This is the eighth addition in an ongoing series that will form a comprehensive review of the ‘official’ Walt Disney Animation Studio’s canon – from 1937’s Snow White and the Seven Dwarfs through 2016’s Moana and beyond.
For reference, here is a complete list of the films in the Disney canon.
- Film: The Many Adventures of Winnie the Pooh
- Year: 1977
- Director(s): John Lounsbery and Wolfgang Reitherman
- Length: 74 Minutes
- Source Material: Winnie-the-Pooh and The House at Pooh Corner (British Storybooks 1926-28) by A.A. Milne
- Official Budget: N/A
- Official Box Office: N/A
Originally distributed to theaters as a ‘double feature’ paired with The Littlest Horse Thieves, The Many Adventures of Winnie the Pooh is one of Disney’s most recognizable properties, and has generated a slew of sequels, television series, merchandise, and park rides.
Not a true feature, this is a collection of three previously released shorts produced by Disney: Winnie the Pooh and the Honey Tree (1966), Winnie the Pooh and the Blustery Day (1968), and Winnie the Pooh and Tigger Too (1974). After generating some filler material to link the featurettes together, a finale based on the final chapter of The House at Pooh Corner was produced to wrap up this theatrical release.
Worth noting, The Many Adventures of Winnie the Pooh is the final Disney canon production where Walt Disney had direct involvement. Although Disney died in 1966, two of the three featurettes had either been completed or mid-production by the time of his passing.
Looking at Disney films holistically, the target age for their films fall somewhere in the range of ~7-13 years old, with enough colorful animation to capture the attention of younger viewers, and maybe enough depth to keep parents and other adults engaged for 90 minutes. The Many Adventures of Winnie the Pooh doesn’t target this traditional broad Disney viewership. Taking aside the fact that The Many Adventures of Winnie the Pooh has more in common with the package film era releases than a traditional feature film, the featurettes that make up this production have infantile plots that only the youngest of audience members (ages ~2-6) could appreciate.
The storylines are amateur, underdeveloped, and often lack any facade of actual plot; instead taking up much of the 74 minutes with frivolous drivel. While every Disney has a bit of silly nonsense, excluding an evident plot entirely ostracizes all but a narrow range of viewers.
The titular ‘Winnie’ is an endlessly frustrating character; unceasingly dopey. Similar to criticism of the plot; some silliness is a good time, but Winnie’s never-ending doltishness is tiresome for even the most patient viewers. While Winnie and the rest of the characters from ‘Hundred Acre Woods’ will have a special place in most viewers’ memories, this nostalgic sentiment might need to be tested with a contemporary viewing. Tigger, Roo, Eeyore, and the like are one-dimensional and absent the depth expected from even the most shallow Disney films.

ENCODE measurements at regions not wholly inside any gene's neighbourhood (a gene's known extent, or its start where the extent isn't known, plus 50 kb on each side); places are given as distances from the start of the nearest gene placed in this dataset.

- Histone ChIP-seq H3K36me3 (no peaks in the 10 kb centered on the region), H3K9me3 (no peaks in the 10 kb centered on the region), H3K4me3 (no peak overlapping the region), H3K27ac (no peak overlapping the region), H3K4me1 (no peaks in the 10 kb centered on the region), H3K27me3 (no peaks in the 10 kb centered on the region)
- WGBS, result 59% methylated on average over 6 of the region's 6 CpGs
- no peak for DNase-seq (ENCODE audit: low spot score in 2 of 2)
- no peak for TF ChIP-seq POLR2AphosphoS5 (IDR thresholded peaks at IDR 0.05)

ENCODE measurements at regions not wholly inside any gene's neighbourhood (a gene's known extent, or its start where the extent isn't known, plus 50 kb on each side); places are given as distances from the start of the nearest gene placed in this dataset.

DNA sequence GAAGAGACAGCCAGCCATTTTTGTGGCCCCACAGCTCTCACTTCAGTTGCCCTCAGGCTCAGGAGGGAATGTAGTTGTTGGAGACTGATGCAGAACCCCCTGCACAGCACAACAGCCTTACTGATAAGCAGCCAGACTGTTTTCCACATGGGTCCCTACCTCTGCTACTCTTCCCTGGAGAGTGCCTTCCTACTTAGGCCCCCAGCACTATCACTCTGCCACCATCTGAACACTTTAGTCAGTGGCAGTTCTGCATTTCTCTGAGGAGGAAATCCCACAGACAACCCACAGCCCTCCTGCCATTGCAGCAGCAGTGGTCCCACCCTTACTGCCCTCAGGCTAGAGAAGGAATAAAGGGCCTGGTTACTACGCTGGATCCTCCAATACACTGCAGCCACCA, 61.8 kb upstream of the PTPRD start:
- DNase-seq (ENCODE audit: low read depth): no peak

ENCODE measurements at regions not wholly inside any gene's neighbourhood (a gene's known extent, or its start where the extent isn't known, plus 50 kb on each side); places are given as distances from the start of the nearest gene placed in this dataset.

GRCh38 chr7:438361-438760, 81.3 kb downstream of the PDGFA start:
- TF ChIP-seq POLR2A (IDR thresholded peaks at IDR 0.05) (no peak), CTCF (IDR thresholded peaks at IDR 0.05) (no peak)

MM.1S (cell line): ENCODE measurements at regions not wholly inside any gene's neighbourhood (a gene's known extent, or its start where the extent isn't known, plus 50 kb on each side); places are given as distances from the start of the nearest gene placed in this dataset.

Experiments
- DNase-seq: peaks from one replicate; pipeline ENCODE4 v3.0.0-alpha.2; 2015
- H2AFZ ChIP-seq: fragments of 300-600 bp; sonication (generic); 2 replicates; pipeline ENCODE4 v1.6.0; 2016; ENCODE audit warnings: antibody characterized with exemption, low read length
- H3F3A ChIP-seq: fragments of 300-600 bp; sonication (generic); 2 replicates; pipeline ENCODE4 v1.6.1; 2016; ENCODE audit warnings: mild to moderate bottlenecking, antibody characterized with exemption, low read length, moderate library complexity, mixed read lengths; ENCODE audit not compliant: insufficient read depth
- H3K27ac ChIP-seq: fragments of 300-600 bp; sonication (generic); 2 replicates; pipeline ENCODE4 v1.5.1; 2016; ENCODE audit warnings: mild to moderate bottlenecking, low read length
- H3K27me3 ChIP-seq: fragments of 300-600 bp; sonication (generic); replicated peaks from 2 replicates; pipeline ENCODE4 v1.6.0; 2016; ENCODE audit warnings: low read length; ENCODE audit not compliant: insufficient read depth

Rabbit, voiced by Junius Matthew, is the lone bright spot as the ever-neurotic neighbor of Winnie. All Rabbit wants to do is to tend to his garden and be left alone; and his run-ins with the irritating ‘Pooh Bear’ will have viewers sympathizing with his manic-induced hysteria.
The foundation of the character designs can be attributed to author A.A. Milne’s original illustrator, E.H. Shepard. Working with Milne, and using the stuffed toys the characters are based on, Shepard created the iconic looks of Winnie, Christopher Robin, Piglet, Owl, and the rest. Disney animators cannot solely claim kudos for the iconic look that is so closely associated with this material; and is so firmly etched in our minds.
What Disney animators did with Shepard’s work was neither failure nor improvement. Instead, the animation in The Many Adventures of Winnie the Pooh is acceptable, and nothing more. Inclusion of transition scenes where pages from Milne’s storybooks with his characters climbing over the letters was imaginative, but was built upon more creatively in the 2011 sequel.
Following a common theme in this review, The Many Adventures of Winnie the Pooh‘s soundtrack has some iconic additions to Disney’s pantheon, but is it fully deserved? There are catchy sing-alongs, especially for younger viewers to enjoy, but nothing here with the substance of ‘A Whole New World’ or ‘When You Wish Upon a Star’. ‘The Wonderful Thing About Tiggers’ is probably the best of the mix; and once you get it stuck in your head, good luck getting it out!
With sophomoric storylines and hollow characters, The Many Adventures of Winnie the Pooh is going to be a favorite with only very young Disney viewers. For the rest of us, don’t test your nostalgic memories unless you want to risk being disappointed.